Failure of “last chance to avoid civil war” in Syria—Obama’s debacle in Syria — Update #35 (May 10)

Kofi Annan has been quoted after briefing the U.N. Security Council (by satellite) on May 8 as saying his 6-point peace plan was “the last chance to avoid civil war in Syria.”

See AFP, “Kofi Annan: Last chance to avoid civil war in Syria,” Your Middle East, May 10, 2012.

This sentence has a familiar ring.

MOSCOW: Russian president Dmitry Medvedev voiced strong support on Sunday for UN-Arab League envoy Kofi Annan’s mission to end a year of violence in Syria, saying it could be the last chance to avert an even bloodier civil war.

“This may be the last chance for Syria to avoid a long-lasting and bloody civil war. Therefore we will offer you our full support at any level,” Medvedev told Annan at a meeting at a Moscow airport (emphasis added).

–Reuters, “Kofi Annan’s mission is Syria’s last chance: Russia,” The Times of India, Mar 25, 2012.

There has also been sharp criticism of the Annan peace plan and mission. See

Michael Weiss, “Kofi Annan’s ‘last chance’ Syria plan is going to end in humiliation and bloodshed,” The Telegraph, April 9, 2012.

Jonathan Schanzer and Claudia Rosett, “It’s Time to Add Syria to Kofi Annan’s Long List of Failures,” The New Republic, April 5, 2012.

The Trenchant Observer, “Kofi Annan is not God—Obama’s debacle in Syria — Update #15 (March 23), March 23, 2012.

Not only were the Russians among the first to repeat, again and again, the “last chance to avoid civil war” mantra, but they also provided a number of the key ideas in Kofi Annan’s 6-point peace plan.

They presented their own five-point plan to a meeting of the Arab League on Saturday, March 10, 2012, and then declared that the League had endorsed it. The actual text of the League’s endorsement is not to be found, at least not by the Observer.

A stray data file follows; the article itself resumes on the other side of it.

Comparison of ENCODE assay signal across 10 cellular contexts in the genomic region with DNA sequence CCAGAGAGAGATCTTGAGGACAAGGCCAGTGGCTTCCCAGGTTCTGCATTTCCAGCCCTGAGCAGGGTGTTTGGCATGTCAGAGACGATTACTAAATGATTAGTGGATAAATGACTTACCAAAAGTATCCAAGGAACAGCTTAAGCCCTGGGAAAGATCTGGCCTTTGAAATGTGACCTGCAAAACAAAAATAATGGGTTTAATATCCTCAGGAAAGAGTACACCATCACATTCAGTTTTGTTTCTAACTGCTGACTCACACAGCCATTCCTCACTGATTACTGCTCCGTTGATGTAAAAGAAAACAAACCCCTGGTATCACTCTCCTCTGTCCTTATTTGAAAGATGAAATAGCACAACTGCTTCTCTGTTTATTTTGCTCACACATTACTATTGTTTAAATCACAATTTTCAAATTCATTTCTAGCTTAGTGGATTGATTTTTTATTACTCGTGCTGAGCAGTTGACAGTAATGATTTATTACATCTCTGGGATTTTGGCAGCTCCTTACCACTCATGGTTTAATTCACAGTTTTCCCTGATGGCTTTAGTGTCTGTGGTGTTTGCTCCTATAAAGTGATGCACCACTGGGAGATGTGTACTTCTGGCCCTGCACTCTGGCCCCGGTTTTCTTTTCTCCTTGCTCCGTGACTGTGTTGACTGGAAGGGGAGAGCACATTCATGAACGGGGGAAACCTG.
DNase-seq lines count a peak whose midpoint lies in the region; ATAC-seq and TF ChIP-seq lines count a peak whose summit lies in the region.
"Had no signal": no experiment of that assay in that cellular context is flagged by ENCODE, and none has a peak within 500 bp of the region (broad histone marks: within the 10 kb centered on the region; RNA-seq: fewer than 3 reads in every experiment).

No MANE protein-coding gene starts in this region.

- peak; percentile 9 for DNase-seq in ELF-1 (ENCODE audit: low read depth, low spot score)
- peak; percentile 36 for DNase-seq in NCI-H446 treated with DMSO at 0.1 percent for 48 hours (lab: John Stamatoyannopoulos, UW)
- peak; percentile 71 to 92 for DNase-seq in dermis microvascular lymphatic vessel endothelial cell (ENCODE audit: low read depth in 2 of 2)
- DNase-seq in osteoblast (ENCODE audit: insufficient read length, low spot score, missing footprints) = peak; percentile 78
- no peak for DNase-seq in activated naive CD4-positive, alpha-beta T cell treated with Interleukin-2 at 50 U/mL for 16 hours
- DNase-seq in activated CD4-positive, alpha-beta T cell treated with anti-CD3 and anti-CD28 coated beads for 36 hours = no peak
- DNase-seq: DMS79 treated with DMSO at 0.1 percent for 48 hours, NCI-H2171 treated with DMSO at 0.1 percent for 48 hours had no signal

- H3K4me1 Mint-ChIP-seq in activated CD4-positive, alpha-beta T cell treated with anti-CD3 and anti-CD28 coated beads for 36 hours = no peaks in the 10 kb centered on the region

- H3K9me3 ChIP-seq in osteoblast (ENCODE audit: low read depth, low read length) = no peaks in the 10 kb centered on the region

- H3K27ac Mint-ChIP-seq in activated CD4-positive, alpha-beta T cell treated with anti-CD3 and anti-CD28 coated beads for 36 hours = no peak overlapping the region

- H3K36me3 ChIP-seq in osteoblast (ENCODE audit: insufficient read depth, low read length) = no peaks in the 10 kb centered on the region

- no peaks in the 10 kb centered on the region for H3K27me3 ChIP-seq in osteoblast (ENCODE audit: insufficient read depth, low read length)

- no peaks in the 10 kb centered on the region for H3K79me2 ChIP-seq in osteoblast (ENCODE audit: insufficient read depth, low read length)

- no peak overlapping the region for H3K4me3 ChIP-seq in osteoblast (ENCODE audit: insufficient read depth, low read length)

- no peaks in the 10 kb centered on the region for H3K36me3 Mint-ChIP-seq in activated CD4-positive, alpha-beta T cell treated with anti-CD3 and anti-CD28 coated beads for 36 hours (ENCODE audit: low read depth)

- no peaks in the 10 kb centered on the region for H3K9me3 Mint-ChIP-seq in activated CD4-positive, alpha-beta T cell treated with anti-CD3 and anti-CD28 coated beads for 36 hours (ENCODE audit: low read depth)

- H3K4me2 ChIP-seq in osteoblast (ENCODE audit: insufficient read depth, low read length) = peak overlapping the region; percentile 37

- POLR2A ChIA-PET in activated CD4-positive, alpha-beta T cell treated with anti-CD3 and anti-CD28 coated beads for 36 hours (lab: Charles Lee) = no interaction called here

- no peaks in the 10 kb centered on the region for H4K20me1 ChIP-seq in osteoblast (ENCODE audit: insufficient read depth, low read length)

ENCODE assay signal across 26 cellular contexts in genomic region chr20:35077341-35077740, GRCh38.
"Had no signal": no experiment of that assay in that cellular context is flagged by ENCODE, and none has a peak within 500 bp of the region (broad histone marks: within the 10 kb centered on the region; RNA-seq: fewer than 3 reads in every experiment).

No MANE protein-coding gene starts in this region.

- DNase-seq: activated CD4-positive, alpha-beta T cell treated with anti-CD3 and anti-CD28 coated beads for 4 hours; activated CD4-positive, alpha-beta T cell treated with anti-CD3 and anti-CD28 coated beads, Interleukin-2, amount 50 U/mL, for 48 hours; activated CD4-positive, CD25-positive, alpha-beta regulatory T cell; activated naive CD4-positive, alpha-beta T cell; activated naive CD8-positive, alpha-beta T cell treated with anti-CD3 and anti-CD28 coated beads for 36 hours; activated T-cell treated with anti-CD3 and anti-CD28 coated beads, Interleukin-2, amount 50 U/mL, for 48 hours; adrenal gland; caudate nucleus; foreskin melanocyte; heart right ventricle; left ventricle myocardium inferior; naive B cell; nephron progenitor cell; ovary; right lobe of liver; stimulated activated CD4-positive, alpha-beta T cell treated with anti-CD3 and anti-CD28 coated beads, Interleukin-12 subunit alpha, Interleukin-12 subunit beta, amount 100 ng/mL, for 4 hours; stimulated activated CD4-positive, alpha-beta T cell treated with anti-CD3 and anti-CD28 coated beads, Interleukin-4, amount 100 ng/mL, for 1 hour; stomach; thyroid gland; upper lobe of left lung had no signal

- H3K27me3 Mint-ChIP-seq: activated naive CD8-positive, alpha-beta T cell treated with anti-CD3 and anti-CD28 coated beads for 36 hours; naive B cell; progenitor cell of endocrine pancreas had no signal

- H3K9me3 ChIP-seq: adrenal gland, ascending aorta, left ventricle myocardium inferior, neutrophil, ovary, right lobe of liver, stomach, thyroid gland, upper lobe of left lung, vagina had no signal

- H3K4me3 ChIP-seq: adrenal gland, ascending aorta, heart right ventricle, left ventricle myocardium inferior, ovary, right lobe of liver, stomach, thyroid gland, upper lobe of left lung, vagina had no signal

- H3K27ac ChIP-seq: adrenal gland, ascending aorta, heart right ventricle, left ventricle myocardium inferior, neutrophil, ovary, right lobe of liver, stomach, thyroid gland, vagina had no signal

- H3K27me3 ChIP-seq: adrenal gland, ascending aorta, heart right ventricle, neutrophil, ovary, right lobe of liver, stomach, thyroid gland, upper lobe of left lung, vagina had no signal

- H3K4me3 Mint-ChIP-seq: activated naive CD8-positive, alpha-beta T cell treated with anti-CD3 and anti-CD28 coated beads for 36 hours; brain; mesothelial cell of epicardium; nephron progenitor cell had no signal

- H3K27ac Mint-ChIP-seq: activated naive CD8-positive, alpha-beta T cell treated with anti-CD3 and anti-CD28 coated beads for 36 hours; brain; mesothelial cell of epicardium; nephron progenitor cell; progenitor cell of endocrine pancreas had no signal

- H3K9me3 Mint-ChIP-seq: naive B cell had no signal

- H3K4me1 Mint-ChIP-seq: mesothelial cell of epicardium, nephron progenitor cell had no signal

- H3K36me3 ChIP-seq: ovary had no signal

Annan’s mission has the enthusiastic backing of Syria’s major international ally, Russia, which last month joined with China in vetoing a U.N. Security Council resolution that would have called on Assad to relinquish power.

Russia’s defense of Assad has led to strained relations with many nations, including the United States and various Arab countries, where Moscow has been publicly excoriated.

In a bid to improve its regional standing, Russia on Saturday presented a “five-point” Syrian peace plan to the Arab League in Cairo, calling for, among other things, a cease-fire and “unimpeded” delivery of humanitarian aid.

–Patrick J. McDonnell, “Kofi Annan meets with Syria President Bashar Assad; As tanks reportedly attack rebels in Idlib, the former U.N. chief holds talks in a bid to head off what world leaders fear could become a full-fledged civil war,” Los Angeles Times, March 11, 2012.

The Russian 5-point plan presented to the Arab League provided for the following:

In the end, the Arab League and Lavrov agreed on five points that could serve as the basis for a future U.N. Security Council resolution: an immediate cease-fire, a clause preventing foreign intervention, assurances about humanitarian aid and an endorsement of Annan’s mission.

–AP, “Syria assaults opposition as diplomacy staggers,” U.S. News and World Report, March 10, 2012.

With the Arab League’s endorsement, Russian foreign minister Sergey Lavrov and the Russians achieved two key objectives: 1) a ban on foreign intervention; and 2) agreement on Kofi Annan’s mission.

These two pillars of Russian foreign policy have provided a shield protecting al-Assad and the Syrian government as they continued to commit war crimes, crimes against humanity, and other grave violations of fundamental human rights.  They have also blocked efforts to resolve the conflict through means other than the “mediation” mission of  Kofi Annan.

Annan’s 6-point peace plan, premised on al-Assad’s remaining in power, has blocked all creative thought on how to act on the ground to stop al-Assad’s terror and how to organize a democratic transition in Syria.  To date, the whole morass has been a triumph for Russia, Syria, China, and Iran.